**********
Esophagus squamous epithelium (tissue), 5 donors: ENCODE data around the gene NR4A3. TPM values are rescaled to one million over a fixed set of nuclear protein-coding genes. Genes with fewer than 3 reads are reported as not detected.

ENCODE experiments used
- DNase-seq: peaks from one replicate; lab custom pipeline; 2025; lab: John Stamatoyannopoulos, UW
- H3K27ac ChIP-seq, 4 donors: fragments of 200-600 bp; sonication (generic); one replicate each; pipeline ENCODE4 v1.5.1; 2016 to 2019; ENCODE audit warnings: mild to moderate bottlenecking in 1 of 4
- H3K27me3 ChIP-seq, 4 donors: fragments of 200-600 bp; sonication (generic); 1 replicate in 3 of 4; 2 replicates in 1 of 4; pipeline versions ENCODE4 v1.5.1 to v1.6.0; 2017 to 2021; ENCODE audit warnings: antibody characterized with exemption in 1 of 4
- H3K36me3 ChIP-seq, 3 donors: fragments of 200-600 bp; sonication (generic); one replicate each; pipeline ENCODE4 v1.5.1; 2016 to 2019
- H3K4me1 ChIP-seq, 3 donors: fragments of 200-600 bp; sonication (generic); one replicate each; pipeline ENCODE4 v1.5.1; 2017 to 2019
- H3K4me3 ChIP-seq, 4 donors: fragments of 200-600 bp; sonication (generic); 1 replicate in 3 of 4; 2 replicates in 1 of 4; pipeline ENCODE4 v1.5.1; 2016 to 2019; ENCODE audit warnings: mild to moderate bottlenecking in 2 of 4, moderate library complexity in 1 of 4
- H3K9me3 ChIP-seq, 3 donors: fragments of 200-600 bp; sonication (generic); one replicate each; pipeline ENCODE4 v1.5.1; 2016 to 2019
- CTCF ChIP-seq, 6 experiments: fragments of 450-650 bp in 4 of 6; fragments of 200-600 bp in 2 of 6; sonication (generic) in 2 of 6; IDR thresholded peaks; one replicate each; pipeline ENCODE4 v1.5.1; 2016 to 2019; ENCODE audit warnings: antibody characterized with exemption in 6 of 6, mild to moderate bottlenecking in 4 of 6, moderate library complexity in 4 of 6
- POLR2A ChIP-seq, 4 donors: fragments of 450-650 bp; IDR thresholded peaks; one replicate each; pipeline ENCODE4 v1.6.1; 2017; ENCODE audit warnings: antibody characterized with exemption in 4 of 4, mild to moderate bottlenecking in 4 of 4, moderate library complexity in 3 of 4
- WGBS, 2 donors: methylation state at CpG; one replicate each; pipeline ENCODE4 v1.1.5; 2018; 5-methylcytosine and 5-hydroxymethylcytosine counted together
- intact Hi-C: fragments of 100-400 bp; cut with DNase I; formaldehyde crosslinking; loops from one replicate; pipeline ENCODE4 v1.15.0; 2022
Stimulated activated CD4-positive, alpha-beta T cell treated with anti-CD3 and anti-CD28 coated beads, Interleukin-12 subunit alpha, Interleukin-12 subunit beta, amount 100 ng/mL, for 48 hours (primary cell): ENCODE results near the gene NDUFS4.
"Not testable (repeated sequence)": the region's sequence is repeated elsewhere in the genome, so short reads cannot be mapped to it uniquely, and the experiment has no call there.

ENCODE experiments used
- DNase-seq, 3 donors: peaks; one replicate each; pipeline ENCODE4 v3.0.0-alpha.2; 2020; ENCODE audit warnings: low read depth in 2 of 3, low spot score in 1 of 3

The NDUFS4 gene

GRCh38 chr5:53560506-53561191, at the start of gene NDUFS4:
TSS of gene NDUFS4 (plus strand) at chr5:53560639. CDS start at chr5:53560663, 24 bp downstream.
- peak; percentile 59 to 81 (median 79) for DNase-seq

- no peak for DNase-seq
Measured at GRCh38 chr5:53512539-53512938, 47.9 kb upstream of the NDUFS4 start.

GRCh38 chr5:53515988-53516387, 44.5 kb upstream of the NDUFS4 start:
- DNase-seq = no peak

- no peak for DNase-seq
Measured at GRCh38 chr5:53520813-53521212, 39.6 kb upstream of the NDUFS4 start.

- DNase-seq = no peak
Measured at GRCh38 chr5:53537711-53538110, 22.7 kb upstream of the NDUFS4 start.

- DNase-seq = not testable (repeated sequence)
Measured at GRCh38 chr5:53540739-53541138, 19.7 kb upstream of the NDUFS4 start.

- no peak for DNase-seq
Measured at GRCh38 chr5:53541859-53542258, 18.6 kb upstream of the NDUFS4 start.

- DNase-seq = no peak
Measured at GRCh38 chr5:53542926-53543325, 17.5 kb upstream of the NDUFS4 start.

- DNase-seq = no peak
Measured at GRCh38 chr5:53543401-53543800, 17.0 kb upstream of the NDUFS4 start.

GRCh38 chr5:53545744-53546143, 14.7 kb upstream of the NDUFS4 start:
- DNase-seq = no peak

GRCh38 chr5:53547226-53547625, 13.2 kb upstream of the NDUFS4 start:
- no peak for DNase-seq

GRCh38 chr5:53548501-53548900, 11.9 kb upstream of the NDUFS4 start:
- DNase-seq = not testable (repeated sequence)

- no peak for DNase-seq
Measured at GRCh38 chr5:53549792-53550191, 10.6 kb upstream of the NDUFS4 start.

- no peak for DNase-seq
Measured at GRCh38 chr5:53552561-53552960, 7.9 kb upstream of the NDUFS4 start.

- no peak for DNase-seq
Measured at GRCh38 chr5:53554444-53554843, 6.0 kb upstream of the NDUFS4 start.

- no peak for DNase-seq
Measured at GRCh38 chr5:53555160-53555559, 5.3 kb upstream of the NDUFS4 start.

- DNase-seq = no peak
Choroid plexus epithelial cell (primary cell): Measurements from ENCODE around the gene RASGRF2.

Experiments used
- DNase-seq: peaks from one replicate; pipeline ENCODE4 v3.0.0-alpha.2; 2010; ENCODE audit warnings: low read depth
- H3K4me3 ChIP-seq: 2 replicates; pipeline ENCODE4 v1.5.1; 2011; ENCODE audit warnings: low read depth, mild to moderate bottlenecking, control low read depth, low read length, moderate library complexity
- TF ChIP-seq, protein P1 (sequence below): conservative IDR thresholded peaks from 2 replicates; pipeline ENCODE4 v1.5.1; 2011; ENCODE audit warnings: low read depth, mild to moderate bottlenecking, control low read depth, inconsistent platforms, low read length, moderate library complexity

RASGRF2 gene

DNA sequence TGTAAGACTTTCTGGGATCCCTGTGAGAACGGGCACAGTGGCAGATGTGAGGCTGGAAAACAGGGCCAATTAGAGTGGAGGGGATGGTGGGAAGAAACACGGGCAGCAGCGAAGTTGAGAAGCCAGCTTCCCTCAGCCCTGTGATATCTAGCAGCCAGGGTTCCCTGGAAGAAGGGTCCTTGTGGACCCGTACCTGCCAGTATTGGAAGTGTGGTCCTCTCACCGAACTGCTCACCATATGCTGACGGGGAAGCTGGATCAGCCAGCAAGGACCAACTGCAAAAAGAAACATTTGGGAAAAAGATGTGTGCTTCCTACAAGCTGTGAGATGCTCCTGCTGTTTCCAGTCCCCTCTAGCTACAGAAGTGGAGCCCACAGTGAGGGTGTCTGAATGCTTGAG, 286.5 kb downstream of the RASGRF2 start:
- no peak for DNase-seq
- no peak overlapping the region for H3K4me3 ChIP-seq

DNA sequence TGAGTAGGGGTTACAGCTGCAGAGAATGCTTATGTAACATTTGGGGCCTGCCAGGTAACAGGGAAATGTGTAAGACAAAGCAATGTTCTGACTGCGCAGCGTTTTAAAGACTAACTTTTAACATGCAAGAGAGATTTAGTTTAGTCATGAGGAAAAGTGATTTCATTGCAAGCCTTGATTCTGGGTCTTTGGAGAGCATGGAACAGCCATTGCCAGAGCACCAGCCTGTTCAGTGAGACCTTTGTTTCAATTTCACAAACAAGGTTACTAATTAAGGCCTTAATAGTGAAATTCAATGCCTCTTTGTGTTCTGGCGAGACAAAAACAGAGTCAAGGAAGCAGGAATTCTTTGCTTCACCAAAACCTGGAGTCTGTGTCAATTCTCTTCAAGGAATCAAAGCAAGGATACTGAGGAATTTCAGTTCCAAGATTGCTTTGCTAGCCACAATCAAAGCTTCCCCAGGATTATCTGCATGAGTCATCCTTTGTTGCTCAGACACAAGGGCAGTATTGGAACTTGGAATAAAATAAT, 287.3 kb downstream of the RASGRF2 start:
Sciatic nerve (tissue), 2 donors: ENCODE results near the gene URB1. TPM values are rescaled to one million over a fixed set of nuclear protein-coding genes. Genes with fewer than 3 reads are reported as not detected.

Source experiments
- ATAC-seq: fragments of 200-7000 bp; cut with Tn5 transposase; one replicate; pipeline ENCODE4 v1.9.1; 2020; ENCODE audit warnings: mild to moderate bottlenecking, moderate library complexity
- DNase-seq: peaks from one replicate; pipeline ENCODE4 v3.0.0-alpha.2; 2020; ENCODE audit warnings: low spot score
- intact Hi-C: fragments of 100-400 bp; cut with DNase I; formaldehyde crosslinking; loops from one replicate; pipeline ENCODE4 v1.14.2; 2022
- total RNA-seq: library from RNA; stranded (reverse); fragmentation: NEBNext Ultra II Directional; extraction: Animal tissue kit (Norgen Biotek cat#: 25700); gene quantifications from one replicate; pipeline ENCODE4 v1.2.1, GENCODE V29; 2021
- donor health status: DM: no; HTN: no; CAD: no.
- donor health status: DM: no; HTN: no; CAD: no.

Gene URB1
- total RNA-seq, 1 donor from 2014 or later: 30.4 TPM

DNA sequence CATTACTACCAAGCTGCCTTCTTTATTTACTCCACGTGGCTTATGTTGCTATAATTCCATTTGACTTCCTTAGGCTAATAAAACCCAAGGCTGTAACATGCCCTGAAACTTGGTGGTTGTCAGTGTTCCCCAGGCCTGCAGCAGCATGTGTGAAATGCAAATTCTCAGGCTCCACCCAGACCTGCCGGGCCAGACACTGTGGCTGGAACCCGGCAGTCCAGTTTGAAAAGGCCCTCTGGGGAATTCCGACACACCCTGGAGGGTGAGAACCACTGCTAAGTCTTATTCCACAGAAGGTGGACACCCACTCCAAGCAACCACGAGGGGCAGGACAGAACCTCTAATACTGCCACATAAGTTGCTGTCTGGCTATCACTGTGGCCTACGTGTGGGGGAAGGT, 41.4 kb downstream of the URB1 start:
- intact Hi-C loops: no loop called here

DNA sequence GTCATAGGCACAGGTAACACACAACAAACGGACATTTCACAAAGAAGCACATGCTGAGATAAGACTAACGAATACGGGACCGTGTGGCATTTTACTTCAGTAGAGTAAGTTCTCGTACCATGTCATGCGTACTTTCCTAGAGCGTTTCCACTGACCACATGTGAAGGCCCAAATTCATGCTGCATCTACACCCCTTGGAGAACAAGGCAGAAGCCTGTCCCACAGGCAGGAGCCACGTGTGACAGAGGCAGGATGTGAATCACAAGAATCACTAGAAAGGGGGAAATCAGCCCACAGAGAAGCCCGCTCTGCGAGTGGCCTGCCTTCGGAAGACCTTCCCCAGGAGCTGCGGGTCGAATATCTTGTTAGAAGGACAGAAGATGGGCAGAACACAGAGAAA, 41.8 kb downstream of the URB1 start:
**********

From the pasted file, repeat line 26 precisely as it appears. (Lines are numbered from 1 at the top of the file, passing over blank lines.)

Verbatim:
- no peak for DNase-seq